This Old Doll Hospital
Assembling a Compo and Cloth Doll
People ask me how to wash or replace the cloth body of an old compo doll. Others want to restore the arms and legs and need to get the doll apart to do it. If you need to repair the eyes on one of these dolls, you have to get the head off to get inside to take out the eyes. Seeing how to put one of these dolls back together can answer a lot of questions. You can click on the pictures to see them full size for detail. Use the back arrow on your browser to get back to this page.
The doll was in need of total restoration. I took her apart to fill, sand and refinish her arms, legs and head. Her hair is glued to the top of her head which was already sawed off to form a pate. Most dolls just have wigs that can be removed from the head but this wig is old enough and was so firmly glued to the pate that I was afraid taking it off would damage it. So I'll put the doll together and work work on the wig as a last step. She needed lashes replaced on her eyes so I removed her eyes also. So now I just have to get her back together.

The first thing I had to do was pull all the mats out of her stuffing. On a large doll this is a big process and there's a lot of dust so hold the stuffing well away from your face, put a fan over your shoulder to blow the dust away from you and if this isn't possible, wear a face mask. This stuffing is at least fifty years old so wash your hands often while you do this or wear latex gloves. It's necessary to get the mats out unless you don't mind having a lumpy doll.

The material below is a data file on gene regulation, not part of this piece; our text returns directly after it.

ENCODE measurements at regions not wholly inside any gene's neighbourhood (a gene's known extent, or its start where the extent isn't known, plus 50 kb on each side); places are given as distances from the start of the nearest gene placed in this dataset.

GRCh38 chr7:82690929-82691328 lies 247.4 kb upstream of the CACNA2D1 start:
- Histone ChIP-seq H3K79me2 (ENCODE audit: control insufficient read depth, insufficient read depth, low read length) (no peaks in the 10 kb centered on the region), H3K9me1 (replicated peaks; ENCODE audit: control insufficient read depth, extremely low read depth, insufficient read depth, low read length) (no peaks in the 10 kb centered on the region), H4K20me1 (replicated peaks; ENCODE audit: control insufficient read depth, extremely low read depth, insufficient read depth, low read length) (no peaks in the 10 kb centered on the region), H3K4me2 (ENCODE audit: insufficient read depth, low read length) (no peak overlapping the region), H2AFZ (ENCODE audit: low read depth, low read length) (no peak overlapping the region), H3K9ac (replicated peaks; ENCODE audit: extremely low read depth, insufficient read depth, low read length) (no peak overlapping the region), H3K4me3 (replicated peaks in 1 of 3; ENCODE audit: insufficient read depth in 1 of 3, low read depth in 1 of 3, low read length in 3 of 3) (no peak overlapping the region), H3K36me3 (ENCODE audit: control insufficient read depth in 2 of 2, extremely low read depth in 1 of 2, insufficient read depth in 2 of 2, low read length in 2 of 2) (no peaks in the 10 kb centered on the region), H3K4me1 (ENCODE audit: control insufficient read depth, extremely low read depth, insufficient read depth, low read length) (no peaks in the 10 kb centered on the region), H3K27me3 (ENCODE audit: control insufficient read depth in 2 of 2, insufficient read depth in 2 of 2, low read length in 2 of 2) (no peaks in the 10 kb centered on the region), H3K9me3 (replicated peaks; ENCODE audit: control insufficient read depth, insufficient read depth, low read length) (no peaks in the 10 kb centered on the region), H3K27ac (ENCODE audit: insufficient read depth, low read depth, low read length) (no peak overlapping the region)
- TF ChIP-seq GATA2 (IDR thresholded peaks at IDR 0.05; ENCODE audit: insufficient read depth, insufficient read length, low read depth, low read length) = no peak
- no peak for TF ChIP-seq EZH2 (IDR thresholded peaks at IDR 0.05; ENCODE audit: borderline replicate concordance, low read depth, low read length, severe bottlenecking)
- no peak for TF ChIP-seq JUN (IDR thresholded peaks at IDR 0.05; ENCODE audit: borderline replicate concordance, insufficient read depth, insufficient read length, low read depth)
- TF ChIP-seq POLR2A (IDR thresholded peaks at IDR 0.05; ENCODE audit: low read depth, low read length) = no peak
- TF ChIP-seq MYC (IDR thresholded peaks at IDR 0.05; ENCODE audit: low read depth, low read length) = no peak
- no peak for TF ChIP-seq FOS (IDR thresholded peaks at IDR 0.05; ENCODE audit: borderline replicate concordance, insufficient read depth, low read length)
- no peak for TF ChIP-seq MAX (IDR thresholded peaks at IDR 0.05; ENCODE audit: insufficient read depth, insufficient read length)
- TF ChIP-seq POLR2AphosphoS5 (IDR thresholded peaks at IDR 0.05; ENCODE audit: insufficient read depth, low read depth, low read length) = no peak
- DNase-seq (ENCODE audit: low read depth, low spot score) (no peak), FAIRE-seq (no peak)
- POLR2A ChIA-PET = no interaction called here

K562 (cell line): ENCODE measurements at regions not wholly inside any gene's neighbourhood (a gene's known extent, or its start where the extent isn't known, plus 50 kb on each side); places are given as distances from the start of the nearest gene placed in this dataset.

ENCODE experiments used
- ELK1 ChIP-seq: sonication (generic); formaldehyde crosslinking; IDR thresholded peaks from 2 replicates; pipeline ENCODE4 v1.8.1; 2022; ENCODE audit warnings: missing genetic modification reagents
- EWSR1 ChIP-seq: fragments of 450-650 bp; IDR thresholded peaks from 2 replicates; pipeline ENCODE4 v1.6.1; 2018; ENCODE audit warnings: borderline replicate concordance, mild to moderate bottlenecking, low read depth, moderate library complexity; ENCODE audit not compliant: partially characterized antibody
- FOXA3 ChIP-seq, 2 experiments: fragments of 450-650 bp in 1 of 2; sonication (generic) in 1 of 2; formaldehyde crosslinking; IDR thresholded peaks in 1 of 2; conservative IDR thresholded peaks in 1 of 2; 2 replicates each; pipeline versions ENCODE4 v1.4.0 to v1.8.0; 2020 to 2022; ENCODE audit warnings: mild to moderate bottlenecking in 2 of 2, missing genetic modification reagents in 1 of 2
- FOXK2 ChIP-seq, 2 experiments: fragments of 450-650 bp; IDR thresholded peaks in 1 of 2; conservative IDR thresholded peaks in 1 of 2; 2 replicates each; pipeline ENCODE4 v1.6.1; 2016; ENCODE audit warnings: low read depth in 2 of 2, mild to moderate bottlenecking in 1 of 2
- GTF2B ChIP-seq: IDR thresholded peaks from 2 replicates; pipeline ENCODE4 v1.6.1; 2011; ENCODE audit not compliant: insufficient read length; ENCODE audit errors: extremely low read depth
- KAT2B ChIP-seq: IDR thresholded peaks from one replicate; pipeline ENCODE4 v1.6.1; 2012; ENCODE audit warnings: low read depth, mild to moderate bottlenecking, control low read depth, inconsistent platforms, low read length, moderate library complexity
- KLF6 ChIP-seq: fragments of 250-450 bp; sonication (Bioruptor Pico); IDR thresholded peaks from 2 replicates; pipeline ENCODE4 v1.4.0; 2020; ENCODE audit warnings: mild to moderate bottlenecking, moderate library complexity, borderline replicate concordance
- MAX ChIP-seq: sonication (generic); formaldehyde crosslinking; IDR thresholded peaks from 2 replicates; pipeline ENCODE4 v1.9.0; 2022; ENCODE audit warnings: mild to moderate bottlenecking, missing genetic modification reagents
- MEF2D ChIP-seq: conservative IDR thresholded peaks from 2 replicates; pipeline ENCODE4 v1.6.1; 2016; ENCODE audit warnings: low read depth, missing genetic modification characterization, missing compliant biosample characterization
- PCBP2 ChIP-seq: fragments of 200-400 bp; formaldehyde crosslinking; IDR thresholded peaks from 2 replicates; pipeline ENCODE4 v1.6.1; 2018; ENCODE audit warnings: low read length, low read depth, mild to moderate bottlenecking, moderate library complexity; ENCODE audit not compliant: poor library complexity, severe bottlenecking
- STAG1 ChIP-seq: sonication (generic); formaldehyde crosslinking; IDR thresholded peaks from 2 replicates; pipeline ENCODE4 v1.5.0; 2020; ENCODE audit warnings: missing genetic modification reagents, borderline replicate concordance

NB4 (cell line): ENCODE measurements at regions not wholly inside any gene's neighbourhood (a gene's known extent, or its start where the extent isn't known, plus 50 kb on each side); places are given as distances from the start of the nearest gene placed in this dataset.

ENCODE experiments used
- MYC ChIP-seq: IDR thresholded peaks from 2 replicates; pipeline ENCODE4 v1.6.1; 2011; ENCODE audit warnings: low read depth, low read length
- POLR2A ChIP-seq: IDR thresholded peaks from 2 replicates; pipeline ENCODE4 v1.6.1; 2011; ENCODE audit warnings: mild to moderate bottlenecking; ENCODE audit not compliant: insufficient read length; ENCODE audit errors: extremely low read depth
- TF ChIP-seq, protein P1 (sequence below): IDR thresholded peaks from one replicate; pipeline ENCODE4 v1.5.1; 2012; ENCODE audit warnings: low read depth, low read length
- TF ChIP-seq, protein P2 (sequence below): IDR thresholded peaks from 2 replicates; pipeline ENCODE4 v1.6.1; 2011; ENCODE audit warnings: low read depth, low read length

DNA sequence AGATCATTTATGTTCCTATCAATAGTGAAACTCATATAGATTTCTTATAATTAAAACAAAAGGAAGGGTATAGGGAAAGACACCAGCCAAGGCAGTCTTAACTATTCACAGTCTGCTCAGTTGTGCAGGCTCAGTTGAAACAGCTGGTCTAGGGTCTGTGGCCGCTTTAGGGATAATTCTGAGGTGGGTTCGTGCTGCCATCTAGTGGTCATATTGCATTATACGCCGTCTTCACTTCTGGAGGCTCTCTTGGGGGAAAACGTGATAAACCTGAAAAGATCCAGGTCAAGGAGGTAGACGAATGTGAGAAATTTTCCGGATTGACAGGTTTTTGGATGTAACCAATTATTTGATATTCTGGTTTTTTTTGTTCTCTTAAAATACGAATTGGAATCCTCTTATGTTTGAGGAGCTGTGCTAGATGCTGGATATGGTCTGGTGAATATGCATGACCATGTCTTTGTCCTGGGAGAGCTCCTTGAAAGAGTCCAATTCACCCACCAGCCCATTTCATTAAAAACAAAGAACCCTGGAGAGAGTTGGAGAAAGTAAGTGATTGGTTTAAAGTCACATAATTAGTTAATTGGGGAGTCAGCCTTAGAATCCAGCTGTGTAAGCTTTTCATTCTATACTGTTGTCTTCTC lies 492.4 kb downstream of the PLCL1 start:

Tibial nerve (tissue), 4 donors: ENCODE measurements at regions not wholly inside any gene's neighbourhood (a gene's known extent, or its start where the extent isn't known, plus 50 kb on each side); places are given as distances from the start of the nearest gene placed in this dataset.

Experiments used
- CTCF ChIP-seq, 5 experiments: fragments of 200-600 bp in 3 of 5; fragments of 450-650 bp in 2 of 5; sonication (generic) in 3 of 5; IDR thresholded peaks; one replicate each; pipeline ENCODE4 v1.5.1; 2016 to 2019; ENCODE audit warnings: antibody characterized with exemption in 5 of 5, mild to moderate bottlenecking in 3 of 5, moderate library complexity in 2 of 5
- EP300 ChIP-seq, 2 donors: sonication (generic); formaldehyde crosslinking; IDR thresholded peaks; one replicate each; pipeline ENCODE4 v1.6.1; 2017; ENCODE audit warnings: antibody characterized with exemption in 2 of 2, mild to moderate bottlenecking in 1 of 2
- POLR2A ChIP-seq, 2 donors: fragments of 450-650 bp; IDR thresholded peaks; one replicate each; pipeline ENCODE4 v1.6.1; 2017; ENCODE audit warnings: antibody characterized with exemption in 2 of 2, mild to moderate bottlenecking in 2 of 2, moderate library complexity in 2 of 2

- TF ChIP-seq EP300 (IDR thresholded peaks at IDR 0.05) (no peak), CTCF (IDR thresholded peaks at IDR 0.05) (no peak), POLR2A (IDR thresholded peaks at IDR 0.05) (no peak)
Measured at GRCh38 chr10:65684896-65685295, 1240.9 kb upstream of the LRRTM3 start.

When I pulled the stuffing out of this doll it all fit in one grocery bag with room to spare. After unmatting, it fluffed up to the three bags full that you see here.
First the legs. The body is inside out, face up. Toes up, the leg goes into the neck of the doll.
and all the way down to the bottom of the cloth part of the leg. Be sure the big toe is nearest the center seam. If it's not, you'll have the legs on the wrong sides.
Push the fabric on the bottom of the leg taught over the rim of the leg and wrap it with heavy florist's wire and close like a twistie.
Next, put the other leg into the neck, toes up and push it to the bottom of the lether cloth leg.
Push it to the bottom of the other leg
and again, wrap the rim with the wire and twist shut.
So we now have two legs inside the inside-out cloth body.
When you pull the neck up over the legs, the body is right-side out and we get this. That's all there is to putting on the legs.
Now the thighs get stuffed. Push in the stuffing through the neck to the bottom of each of the cloth legs.
If the doll is going to be able to sit, the legs will have to bend at the hips. Stuffing won't fold so there has to be a seam across the top of the thigh to separate the stuffing. Use straight pins across the top of the leg stuffing, pushing the stiffing down into the leg so it's firm below the pins.
If you have a sewing machine with a foot that will let you sew over the pins and against the stuffing, use it but I think it's easier to just run a row of stitches across the pins by hand. I use heavy thread, doubled, and a darning needle for this. After removing the pins, the legs are finished.
Next the arms. Since the body is now right side out, just push the arm into the pocket by the shoulder. You're working from the front so be sure the thumb is up and the palm is facing you. If it won't go this way, you're putting the wrong arm on this side.
Push the cloth-covered arm up through the neck opening and wire the arm on as you did the legs. Leave just enough slack in the wire that the arms can turn in the wire. This will make posing your doll's arms possible. Be sure, though not to leave so much slack that the arms will come out of the wire.
After the other arm is put on the same way, holding the doll up by the neck opening, we have the arms and legs on the body and now, all that remains is to finish stuffing and then atach the head.